Filing 133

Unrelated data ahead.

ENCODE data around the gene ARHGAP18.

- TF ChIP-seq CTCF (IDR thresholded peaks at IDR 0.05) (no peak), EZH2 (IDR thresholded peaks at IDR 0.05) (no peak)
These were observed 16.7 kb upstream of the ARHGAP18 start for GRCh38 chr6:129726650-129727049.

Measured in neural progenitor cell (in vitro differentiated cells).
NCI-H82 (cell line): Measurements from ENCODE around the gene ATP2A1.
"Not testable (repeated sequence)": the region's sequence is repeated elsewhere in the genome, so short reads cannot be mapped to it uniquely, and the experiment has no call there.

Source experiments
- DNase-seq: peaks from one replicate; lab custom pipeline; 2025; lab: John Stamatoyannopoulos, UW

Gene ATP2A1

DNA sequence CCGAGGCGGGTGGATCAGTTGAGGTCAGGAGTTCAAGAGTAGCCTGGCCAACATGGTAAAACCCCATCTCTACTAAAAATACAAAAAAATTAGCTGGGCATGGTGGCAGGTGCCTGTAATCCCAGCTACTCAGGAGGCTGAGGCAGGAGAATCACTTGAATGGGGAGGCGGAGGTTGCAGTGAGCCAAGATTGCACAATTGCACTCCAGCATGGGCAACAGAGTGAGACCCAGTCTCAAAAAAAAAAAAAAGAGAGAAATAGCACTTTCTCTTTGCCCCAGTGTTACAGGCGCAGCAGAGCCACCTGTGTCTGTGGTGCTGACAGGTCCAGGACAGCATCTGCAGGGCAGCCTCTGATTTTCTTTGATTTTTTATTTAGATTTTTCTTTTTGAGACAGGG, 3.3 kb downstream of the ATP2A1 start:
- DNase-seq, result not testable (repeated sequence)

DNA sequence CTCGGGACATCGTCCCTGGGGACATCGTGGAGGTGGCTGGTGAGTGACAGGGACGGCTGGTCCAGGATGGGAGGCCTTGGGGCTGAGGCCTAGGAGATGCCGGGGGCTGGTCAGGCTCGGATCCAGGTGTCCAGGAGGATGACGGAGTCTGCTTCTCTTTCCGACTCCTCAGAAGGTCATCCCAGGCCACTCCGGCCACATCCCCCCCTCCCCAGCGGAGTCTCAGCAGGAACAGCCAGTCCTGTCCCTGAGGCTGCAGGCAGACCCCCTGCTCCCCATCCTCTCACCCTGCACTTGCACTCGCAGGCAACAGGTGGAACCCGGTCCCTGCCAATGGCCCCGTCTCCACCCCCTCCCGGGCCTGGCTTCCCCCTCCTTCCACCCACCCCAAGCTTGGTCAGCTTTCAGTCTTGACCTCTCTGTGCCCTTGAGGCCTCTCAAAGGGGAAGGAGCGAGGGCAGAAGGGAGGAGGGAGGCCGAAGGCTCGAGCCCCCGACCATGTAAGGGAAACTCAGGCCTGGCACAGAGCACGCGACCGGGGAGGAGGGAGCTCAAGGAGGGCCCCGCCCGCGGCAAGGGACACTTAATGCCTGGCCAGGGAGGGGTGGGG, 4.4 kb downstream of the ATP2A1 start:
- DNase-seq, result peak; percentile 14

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IN THE UNITED STATES DISTRICT COURT FOR THE EASTERN DISTRICT OF PENNSYLVANIA SHEKIR THOMAS, Plaintiff, v. GEORGE LITTLE, et al., Defendants. : : : : : : : CIVIL ACTION NO. 22-2246 MEMORANDUM Perez, J. July 3, 2024 Pro se Plaintiff Shekir Thomas (“Mr. Thomas”) brought this prisoner civil rights action pursuant to 42 U.S.C. § 1983 alleging that Defendants 1 violated his rights under the Eighth and Fourteenth Amendments by retaining him in solitary confinement without due process of law and with deliberate indifference to his mental health conditions. Mr. Thomas is currently incarcerated at Pennsylvania State Correctional Institution at Phoenix (SCI-Phoenix). He is serving a sentence of 15 to 40 years for attempted homicide and robbery. Presently before the Court is Mr. Thomas’ motion seeking a temporary restraining order and preliminary injunction, which Mr. Thomas filed following his suicide attempt on May 29, 2024. This Court held a hearing on Plaintiff’s motion on June 20, 2024. Mr. Thomas asks this Court to issue an order releasing him into the prison’s general population and instructing the prison to provide him adequate mental health treatment. This Court finds that Plaintiff is likely to succeed on the merits of his case, however his request for injunctive relief fails on other grounds. Mr. Thomas is suing a number of prison officials employed by the Department of Corrections (“DOC”): Secretary John Wetzel, Secretary George Little, Secretary Dr. Laurel R. Harry, SCI-Phoenix Superintendent J. Terra, SCI-Phoenix Unit Manager Jamie Luquis, Dr. Matteo, and C. Stickney. 1 1 I. BACKGROUND Mr. Thomas has been incarcerated in the Pennsylvania state system since 2015. He was placed in the Restricted Housing Unit (RHU) for 330 days at SCI-Albion following his assault of a correctional officer 2 on January 29, 2020. 3 Mr. Thomas alleges that the prison has continually misdiagnosed his mental health conditions, improperly prescribed his medications, and failed to provide him adequate health services. On June 16, 2021, upon his release from the RHU, Mr. Thomas was placed on the Restricted Release List (“RRL”) and subsequently transferred to SCI-Phoenix on September 21, 2021. 4 RRL is a status assigned to inmates who “pose[ ] a threat to the secure operation of the facility” that cannot be alleviated by transfer to another facility. 5 Mr. Thomas is currently housed in the Intensive Management Unit (“IMU”), a six-tiered program designed to progressively increase the privileges of RRL-designated inmates until they are released back into general population at the prison. N.T. 6 at 54-55. Each successive phase of the IMU confers increased privileges, including more time inmates can spend outside their cell, more opportunities to gather with other inmates, and increased outside contact. 7 Mr. Thomas is presently in Phase 4 of the IMU. Id. at 58. The prison contends that Mr. Thomas maintains the following privileges in Phase 4: While it was not made clear on the record during the injunction hearing, it appears from other filings and public dockets that this assault resulted in a subsequent conviction for Mr. Thomas. He pled guilty to assault by prisoner on April 16, 2021, and was sentenced to a consecutive term of incarceration of 30 – 60 months. 3 ECF No. 25 at 2. 4 Id. 5 COMMONWEALTH OF PA., DEP'T OF CORR., POL'Y NO. DC-ADM 802, ADMINISTRATIVE CUSTODY PROCEDURES § 1.C.1 (2024), ECF No. 122 at 1-5. 6 All references to Notes of Testimony (“N.T.”) are to testimony taken on June 20, 2024 at the preliminary injunction before this Court. 7 SCI-PHOENIX INTENSIVE MGMT. UNIT, INMATE HANDBOOK (2022), ECF No. 122 at 3-13. 2 2 2 hours per day of exercise, out of cell, 7 days per week, with up to 2 other inmates; 3 phone calls per week; 3 tablet/kiosk (email) per week; 5 video visits per month; tv/radio privileges; participation in group treatment; weekly unit management contact and psychological contact as required by DOC 13.8.1; $50 per week commissary; education approved by Unit Management Team; access to mini law library and 2 recreational books; in cell games; and 2 meals per week with up to 2 other inmates. 8 Mr. Thomas disputes that SCI-Phoenix provides many of the privileges it claims to, and that the privileges are less robust than their handbook description would suggest. For instance, the prison does not presently offer group treatment and the only interaction he has with other inmates is in the yard while each are held in separate cages. N.T. at 15. Inmates do not have weekly contact with representatives from unit management. The “psych team” visits infrequently, and, according to Mr. Thomas, only if an inmate makes repeated requests. Id. During the June 20, 2024 injunction hearing, Mr. Thomas testified about the effect prolonged isolation has had on his mental health. He reported that he is presently prescribed Busbar and Tegretol, neither of which are sufficiently addressing his symptoms. Id. at 16. Mr. Thomas also testified about his autism spectrum disorder; a diagnosis given when he was child, for which he attended a specialized school throughout his adolescence. Id. at 16-18. Dr. Linda Miller, a licensed psychologist with the Department of Corrections, testified that Mr. Thomas was evaluated by another clinician at the prison for autism, and while some features of the disorder were reported, there was insufficient information or records to diagnose. 81. It is Mr. Thomas’ belief that the prison has misdiagnosed him. He explained that, upon entering the DOC, he was re-diagnosed with anti-personality disorder, schizophrenia and paranoia. Prior to his detention and while in local county custody, Mr. Thomas had been prescribed Abilify. Id. at 16. The modified treatment he started receiving from the DOC caused 8 ECF No. 122 at 3-14. 3 him to experience new symptoms, including hallucinations and suicidal ideations. Id. Mr. Thomas further alleges that his deteriorating mental health is what caused him to “lash out” at prison staff at SCI-Albion, which is why he was placed on the RRL in the first place. 9 His requests to be placed in a separate therapeutic mental health unit of the prison have been ignored or denied. Id. at 63. While in custody, Mr. Thomas alleges that he has attempted suicide approximately 20 times. 10 He avers that his mental health has deteriorated significantly as a result of his prolonged isolation. Since his transfer to SCI-Phoenix, his myriad attempts at suicide have included trying to hang himself, eating glass, and overdosing on pills. Id. at 26-27. His most recent attempt occurred on May 27, 2024, in which he ingested a pair of nail clippers in the presence of prison staff. Id. at 58. Following his most recent attempt, Mr. Thomas spent about 24 hours in a psychiatric observation cell before being discharged by his regular mental health provider, Dr. Glushakow. Id. at 83. Prior to his discharge, Mr. Thomas reported that he was not suicidal. Id. As part of SCI-Phoenix’s annual review of Mr. Thomas’ placement on the RRL, Dr. Miller has evaluated him on three occasions. Id. at 79. Dr. Miller’s most recent evaluation took place on May 29, 2024, two days after Mr. Thomas’ most recent suicide attempt involving the nail clippers. Id. at 82. She testified that, despite his characterization of the incident as a suicide attempt, his “mood and demeanor were not congruent with what he was reporting.” Id. at 80-81. Mr. Thomas was not suicidal at the time of her evaluation. Dr. Miller observed that his behavior was future-oriented and he did not report any active delusions. Id. Dr. Miller failed to provide any credible support for her speculative conclusion that Mr. Thomas has, at times, feigned his Id. at 64, ¶¶ 21-22. The record is inconsistent regarding the number of suicide attempts alleged nor is it clear how many attempts occurred while Mr. Thomas was in isolation or in general population. 9 10 4 symptoms of his mental health conditions and suicidality for secondary gain. 11 She concluded that her evaluation and review of Mr. Thomas’ mental health record presented “no immediate psychological concerns . . . that would preclude him from his placement on the [RRL], [or assignment] to the [IMU].” 12 II. STANDARD OF REVIEW FOR PRELIMINARY INJUNCTION OR TEMPORARY RESTRAINING ORDER The primary purpose of preliminary injunctive relief is “maintenance of the status quo until a decision on the merits of a case is rendered.” Acierno v. New Castle County, 40 F.3d 645, 647 (3d Cir. 1994). The “status quo” refers to “the last, peaceable, noncontested status of the parties.” Kos Pharm., Inc. v. Andrx Corp., 369 F.3d 700, 708 (3d Cir. 2004). Further, where the requested preliminary injunctive relief “is directed not merely at preserving the status quo but ... at providing mandatory relief, the burden on the moving party is particularly heavy.” Punnett v. Carter, 621 F.2d 578, 582 (3d Cir. 1980) (emphasis added). Used sparingly, “[a] preliminary injunction is an extraordinary remedy never awarded as of right.” Winter v. NRDC, Inc., 555 U.S. 7, 24 (2008). Preliminary injunctive relief “should be granted only in limited circumstances.” Kos Pharm., 369 F.3d at 708 (citation omitted). A moving party “must establish entitlement to relief by clear evidence.” Doe v. Boyertown Area Sch. Dist., 897 F.3d 518, 526 (3d Cir. 2018). Specifically, the movant must demonstrate: (1) a likelihood of success on the merits; (2) that it will suffer irreparable harm if the injunction is denied; (3) that granting preliminary relief will not result in even Moreover, this Court is reluctant to make broad findings about Mr. Thomas’ overall health and the adequacy of the treatment he has received from the prison based on Dr. Miller’s testimony. Dr. Miller has only met with Mr. Thomas on three occasions. She performed these annual reviews in order to make a recommendation to the prison on whether to approve or deny Mr. Thomas’ continued status on the RRL. Therefore, her conclusions cannot be used to draw a comprehensive picture of Mr. Thomas’ overall mental health. This Court will only make findings based upon Dr. Miller’s testimony that Mr. Thomas was not acutely psychotic or in immediate danger of harming himself when she most recently evaluated him. 12 ECF No. 122-7 at 3. 11 5 greater harm to the nonmoving party; and (4) that the public interest favors such relief. Kos Pharm., 369 F.3d at 708. It is the movant's burden to establish requirements for injunctive relief, especially for the first two prongs. See Oburn v. Shapp, 521 F.2d 142, 148 (3d Cir. 1975). The first two prongs are considered “gateway factors” and are “the most critical.” Reilly v. City of Harrisburg, 858 F.3d 173, 176, 179 (3d Cir. 2017). Once the “gateway factors” are met, a court should “consider[ ] the remaining two factors” and then “determine[ ] in its sound discretion if all four factors, taken together, balance in favor of granting the requested preliminary relief.” Id. at 179. III. ANALYSIS 1. Reasonable Success on the Merits To establish a “reasonable probability of success on the merits,” a movant must produce sufficient evidence to satisfy the essential elements of the underlying cause of action. Punnett v. Carter, 621 F.2d 578, 582–83 (3d Cir.1980). The district court must examine the legal principles controlling the claim and the potential defenses available to the opposing party. See BP Chems. Ltd. v. Formosa Chem. & Fibre Corp., 229 F.3d 254, 264 (3d Cir. 2000). A mere possibility that the claim might be defeated does not preclude a finding of probable success if the evidence clearly satisfies the essential prerequisites of the cause of action. Highmark, Inc. v. UPMC Health Plan, Inc., 276 F.3d 160, 173 (3d Cir. 2001). Mr. Thomas roots his request for a preliminary injunctive relief in his Eighth Amendment cruel and unusual punishment claim, 13 urging that his prolonged isolation and continued Mr. Thomas also raises a Due Process claim in his Amended Complaint. However, “a district court need only determine that the moving party would likely succeed on one claim to issue injunctive relief.” See Johnson v. Wetzel, 209 F. Supp. 3d 766, 775 (M.D. Pa. 2016) (citations omitted). As such, this Court will limit its discussion to Mr. Thomas’ Eighth Amendment Claim, as the remaining three factors for injunctive relief will be identical. 13 6 placement on the RRL deny him the basic constitutional guarantees of humane treatment. The Eighth Amendment prohibits the infliction of cruel and unusual punishment. Cruel and unusual punishment is punishment that “violates civilized standards of humanity and decency.” Griffin v. Vaughn, 112 F.3d 703, 709 (3d Cir. 1997). The Supreme Court has observed that the Constitution “does not mandate comfortable prisons, and only those deprivations denying the minimal civilized measure of life's necessities, are sufficiently grave to form the basis of an Eighth Amendment violation.” See Wilson v. Seiter, 501 U.S. 294, 298 (1991) (internal citations and quotation marks omitted). In determining whether prison officials violate an inmate’s Eighth Amendment right, the Third Circuit directs this Court to apply a two-prong test, which contains an objective prong and a subjective prong. Under the objective prong, “the deprivation must be objectively, sufficiently serious; a prison official's act or omission must result in the denial of the minimal civilized measure of life's necessities.” Porter v. Pa. Dep't of Corr., 974 F.3d 431, 441 (3d Cir. 2020) (quoting Farmer v. Brennan, 511 U.S. 825, 834 (1994)). Under the subjective prong, “the prison official must have been deliberate[ly] indifferen[t] to inmate health or safety.” Id. “An official is deliberately indifferent if he ‘knows of and disregards an excessive risk to inmate health or safety.’ ” Id. “Whether conditions constitute cruel and unusual punishment is measured against the evolving standards of decency that mark the progress of a maturing society.” Id. (internal citations and quotation marks omitted). In addition, the Court “may also consider whether officials had a legitimate penological purpose behind their conduct. The Eighth Amendment prohibits punishments without penological justification.” Id. (internal citations and quotation marks omitted). 7 Turning to the first prong, Mr. Thomas must demonstrate that he has been subjected to an objectively “serious” deprivation of life's basic needs or a “substantial risk of serious harm” to his health. Porter, 974 F.3d at 441 (quoting Farmer v. Brennan, 511 U.S. 825, 834, 114 S.Ct. 1970, 128 L.Ed.2d 811 (1994)). Prison officials have a duty “to ensure that inmates receive adequate food, clothing, shelter, and medical care, and . . . take reasonable measures to guarantee the safety of the inmates.” Betts v. New Castle Youth Dev. Ctr., 621 F.3d 249, 256 (3d Cir. 2010) (internal citations omitted). To satisfy the objective prong, “an inmate need not provide evidence of actual injury. . . the inmate need only offer evidence that there was a ‘substantial risk of serious harm.’ ” Porter v. Pennsylvania Dep't of Corr., 974 F.3d 431, 441 (3d Cir. 2020). “It is well established in both case law and scientific and medical research that prolonged solitary confinement ... poses a substantial risk of serious psychological and physical harm.” Id. In Porter, the Third Circuit held that the consensus of medical evidence addressing prolonged solitary confinement “makes plain that a reasonable jury could conclude that thirty three years in solitary confinement posted a substantial risk of harm to Porter.” Id. at 443; see also Palakovic v. Wetzel, 854 F.3d 209, 225 (3d Cir. 2017) (acknowledging “the robust body of legal and scientific authority recognizing the devastating mental health consequences caused by long-term isolation in solitary confinement.”) Turning next to the subjective prong of the test, “an inmate must show that the prison official knows that inmates face a substantial risk of serious harm and disregards that risk by failing to take reasonable measures to abate it.” Porter, 974 F.3d at 446 (internal citations and quotation marks omitted). The inmate “may demonstrate deliberate indifference by showing that the risk of harm was longstanding, pervasive, well-documented, or expressly noted by prison officials in the past such that defendants must have known about the risk.” Betts v. New Castle 8 Youth Dev. Ctr., 621 F.3d 249, 259 (3d Cir. 2010) (quoting Farmer, 511 U.S. at 842–43) (internal quotation marks omitted). The “deliberate indifference” test requires that a defendant actually know of and disregard “an excessive risk to inmate health or safety.” Farmer v. Brennan, 511 U.S. 825, 837 (1994). Circumstantial evidence can establish subjective knowledge if it shows that the excessive risk was so obvious that the official must have known about it. See Beers-Capitol v. Whetzel, 256 F.3d 120, 133 (3d Cir. 2001) (citing Farmer, 511 U.S. at 842). A prisoner's mere placement on the RRL does not, in and of itself, violate the Constitution. “To establish an Eighth Amendment claim, the plaintiff must adduce evidence beyond the mere fact that he was placed on the RRL or in solitary confinement.” Reaves v. Rossman, Civil Action No. 3:21-cv-01282, 2022 WL 18539772, *5 (M.D. Pa. July 1, 2022) (citing Booze v. Wetzel, Civil Action No. 1:13-cv-02139, 2014 WL 1515562, at *4 (M.D. Pa. Apr. 17, 2014). Here, Mr. Thomas’ allegations go far beyond a mere assertion that his RRL placement has damaged his mental health. Mr. Thomas has attempted to commit suicide as many as 20 times while in custody. He has been punished with isolated confinement based upon behaviors that were caused by his mental illnesses. This Court is left to question the appropriateness of Mr. Thomas’ placement on the RRL in light of his mental illness and numerous suicide attempts. Defendants minimize or wholly disregard Mr. Thomas’ vulnerabilities and fail to present any evidence to suggest these were anything but bona fide suicide attempts. The Court is confused by Defendants preoccupation with whether Mr. Thomas has a history of “feigning symptoms for secondary gain.” N.T. at 46. It is immaterial whether Mr. Thomas’ suicide attempts were motivated by secondary gain—he either did or did not attempt to kill himself. The Court will not 9 engage in any analysis which presumes that certain suicide attempts are less significant due to a person’s underlying motivations. Defendants know about the risks of prolonged solitary confinement and the particular vulnerability of mentally ill inmates. The substantial risks of prolonged solitary confinement are “obvious,” “longstanding, pervasive, well-documented, [and] expressly noted by prison officials in the past.” Farmer, 511 U.S. at 842, 114 S.Ct. 1970. Numerous courts have specifically found that Defendant Secretary Wetzel, one of the named Defendants who would have been authorized to remove Mr. Thomas from the RRL, is well aware of the mental health risks inherent in prolonged isolation. See Porter v. Pennsylvania Dep't of Corr., 974 F.3d 431, 445 (3d Cir. 2020); Palakovic v. Wetzel, 854 F.3d 209, 226 (3d Cir. 2017); Johnson v. Wetzel, 209 F. Supp. 3d 766, 779 (M.D. Pa. 2016). Based on Mr. Thomas’ allegations that the prison has continued to isolate him despite numerous suicide attempts, and the effect these conditions of confinement have had on his known and pleaded mental illness, he sufficiently alleges: (1) an objectively, sufficiently serious denial of the minimal civilized measure of life's necessities and (2) that prison officials were deliberately indifferent to his mental health and physical safety. This matter should proceed to summary judgment with the benefit of a full record before the Court. 2. Irreparable Harm Irreparable injury is harm of such an irreversible character that prospective judgment would be inadequate to make the moving party whole. See Anderson v. Davila, 125 F.3d 148, 163 (3d Cir.1997); Instant Air Freight Co. v. C.F. Air Freight, Inc., 882 F.2d 797, 801 (3d Cir.1989). The mere risk of injury is not sufficient to meet this standard. Rather, the moving 10 party must establish that the harm is imminent and probable. Anderson, 125 F.3d at 164. Harm that may be contained effectively only through immediate injunctive relief is properly deemed “irreparable.” Instant Air Freight, 882 F.2d at 801. The movant bears the burden of establishing a “clear showing of immediate irreparable injury.” Hohe v. Casey, 868 F.2d 69, 72 (3d Cir. 1989). A preliminary injunction cannot be issued based on past harm. The purpose of a preliminary injunction is to prevent future irreparable harm. This is not an easy burden as the claimed injury cannot merely be possible, speculative or remote. See Adams v. Freedom Forge Corp., 204 F.3d 475, 484 (3d Cir. 2000). During Mr. Thomas’s psychological evaluation by Dr. Miller two days after his most recent suicide attempt in which he ingested a set of nail clippers, he was not experiencing suicidal thoughts. He had been discharged from the psychiatric observation cell within 24 hours upon reporting that he was not suicidal. Mr. Thomas’ positive mood and commitment to exercise and weight loss demonstrate that he was not actively contemplating self-harm during that time. Mr. Thomas does not dispute these observations made by Defendants and instead focuses much of his request for relief on past misdiagnoses by the prison. Mr. Thomas filed his motion for injunctive relief on June 5, 2024, approximately 11 days after his suicide attempt and two weeks after Dr. Miller’s evaluation. Mr. Thomas did not testify to any shift in his psychological health from the time he was seen by Dr. Miller and when he appeared before this Court on June 20, 2024. While Mr. Thomas has credibly raised the issue of inadequate mental health treatment and Defendants’ deliberate indifference before this Court, an injunction cannot issue to simply eliminate the possibility of a future denigration in his mental health or as redress for past harms. The record does not reflect any imminent emergency that would necessitate this extraordinary 11 form of relief. Moreover, because Mr. Thomas’ requested relief would change the status quo, his burden is particularly heavy. Because Mr. Thomas cannot satisfy the second requisite gateway factor for issuance of a preliminary injunction, this Court need not evaluate the remaining factors. IV. CONCLUSION For the aforementioned reasons, this Court will deny Plaintiff’s request for a temporary restraining order or preliminary injunction. An appropriate order will follow. 12